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Addressing Grid Reliability As Renewable Energy Integration Speeds up

IEEE 2800™ Standard Tells How to Connect Large Solar, Wind, and Other Inverter-Based Resources to the Grid While Maintaining Reliability

The trend to connect large-scale wind, solar, battery and other inverter-based resources (IBRs) to the electric power grid is accelerating. The U.S. Department of Energy estimates that solar power alone, for example, could account for as much as 40% of the nation’s annual electricity generation by 2035, although  the penetration of IBRs at certain times of the day may approach 100% of instantaneous load.

Three graphs showing inverter-based generation for Eastern, Texas, and Wester interconnections

Image source: U.S. Department of Energy’s Solar Futures Study, produced by the National Renewable Energy Laboratory

While these renewable (often variable) energy resources offer important environmental and economic benefits, they also can impact the reliability of the bulk power grid. Because the inverters which connect them to the grid are based on semiconductor technology, not traditional power plant technology. They operate differently than rotating machines with different characteristics. With IBRs we can go beyond the characteristics of synchronous machines, and have a broader spectrum of programmable options to make the grid work even better.

Thus, the increasing penetration of IBRs could potentially change the very nature of the grid’s dynamic performance as their sizes and numbers grow. Whether this helps or harms future electric system reliability depends on the choices we make today, as the IBR plants that connect today will operate for decades to come.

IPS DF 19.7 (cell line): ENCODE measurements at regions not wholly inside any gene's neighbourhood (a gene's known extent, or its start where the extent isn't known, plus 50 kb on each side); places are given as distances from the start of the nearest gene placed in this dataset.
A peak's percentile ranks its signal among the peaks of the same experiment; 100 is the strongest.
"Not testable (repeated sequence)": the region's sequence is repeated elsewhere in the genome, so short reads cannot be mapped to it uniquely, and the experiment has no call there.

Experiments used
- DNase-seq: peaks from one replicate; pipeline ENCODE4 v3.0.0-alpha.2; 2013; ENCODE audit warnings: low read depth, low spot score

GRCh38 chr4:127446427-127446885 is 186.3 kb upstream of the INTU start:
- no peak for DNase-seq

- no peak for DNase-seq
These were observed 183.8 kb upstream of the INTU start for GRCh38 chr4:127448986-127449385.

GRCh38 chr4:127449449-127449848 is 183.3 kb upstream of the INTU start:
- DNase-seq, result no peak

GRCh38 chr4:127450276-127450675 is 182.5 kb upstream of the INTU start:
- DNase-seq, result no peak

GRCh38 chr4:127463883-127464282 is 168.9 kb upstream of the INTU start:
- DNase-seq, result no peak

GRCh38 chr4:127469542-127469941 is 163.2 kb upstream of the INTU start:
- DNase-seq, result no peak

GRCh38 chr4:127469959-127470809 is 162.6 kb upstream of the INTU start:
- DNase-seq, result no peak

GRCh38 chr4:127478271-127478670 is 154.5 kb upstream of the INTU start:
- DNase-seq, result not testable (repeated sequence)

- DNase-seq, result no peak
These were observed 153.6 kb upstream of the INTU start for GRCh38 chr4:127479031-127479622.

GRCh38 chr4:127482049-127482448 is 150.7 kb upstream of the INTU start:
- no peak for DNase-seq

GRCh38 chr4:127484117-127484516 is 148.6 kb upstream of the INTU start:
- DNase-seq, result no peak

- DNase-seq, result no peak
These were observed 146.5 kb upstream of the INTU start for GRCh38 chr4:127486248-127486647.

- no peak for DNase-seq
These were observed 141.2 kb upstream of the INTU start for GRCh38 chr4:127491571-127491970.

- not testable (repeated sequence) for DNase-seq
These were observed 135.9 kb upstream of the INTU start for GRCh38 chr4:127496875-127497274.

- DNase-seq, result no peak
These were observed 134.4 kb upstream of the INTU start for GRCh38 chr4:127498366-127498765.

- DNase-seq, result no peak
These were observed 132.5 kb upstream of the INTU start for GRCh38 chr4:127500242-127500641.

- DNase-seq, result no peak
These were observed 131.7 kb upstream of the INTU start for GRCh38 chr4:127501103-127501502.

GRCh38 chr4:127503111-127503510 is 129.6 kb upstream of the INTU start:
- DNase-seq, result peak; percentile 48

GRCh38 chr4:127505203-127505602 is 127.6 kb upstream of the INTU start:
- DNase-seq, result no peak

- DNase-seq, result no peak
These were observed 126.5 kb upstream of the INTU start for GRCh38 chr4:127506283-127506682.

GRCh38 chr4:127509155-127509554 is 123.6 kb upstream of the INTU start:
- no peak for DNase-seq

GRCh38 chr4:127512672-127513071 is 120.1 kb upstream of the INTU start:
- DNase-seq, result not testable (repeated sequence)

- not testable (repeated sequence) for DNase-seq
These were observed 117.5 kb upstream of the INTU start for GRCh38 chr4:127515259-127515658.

To advance grid stability and reliability in the near- and long-term, IEEE Standards Association (IEEE SA) has recently published a new standard, IEEE 2800™–2022, Standard for Interconnection and Interoperability of Inverter-Based Resources (IBR) Interconnecting with Associated Transmission Electric Power Systems.

IEEE 2800 establishes a uniform set of technical minimum requirements for the interconnection, capability, and performance of IBRs interconnecting with electrical transmission and sub-transmission systems. The specified requirements are intended to apply over the entire lifetime of the IBR plant. Conformity to the requirements should be verified prior to commissioning and in periodic intervals after commissioning.

Recent System Disturbances Highlight the Need for IEEE 2800 

The new standard is highly needed, as evidenced by several NERC reports over the past few years which found that a number of IBRs responded to system events inappropriately, resulting in significant system disturbances:

  • In May, 2021 some 1,340 MW of power, enough for more than 40,000 homes, was lost in the Odessa Disturbance, stemming from a transformer malfunction at a combined-cycle power plant near Odessa, Texas. The transformer fault was quickly cleared but it led to voltage disturbances on the power grid as far as 200 miles away, and while the transmission system in that area recovered quickly, power from the combined cycle plant plus about ten times as much total power from other solar and wind IBR plants in that area was lost nonetheless.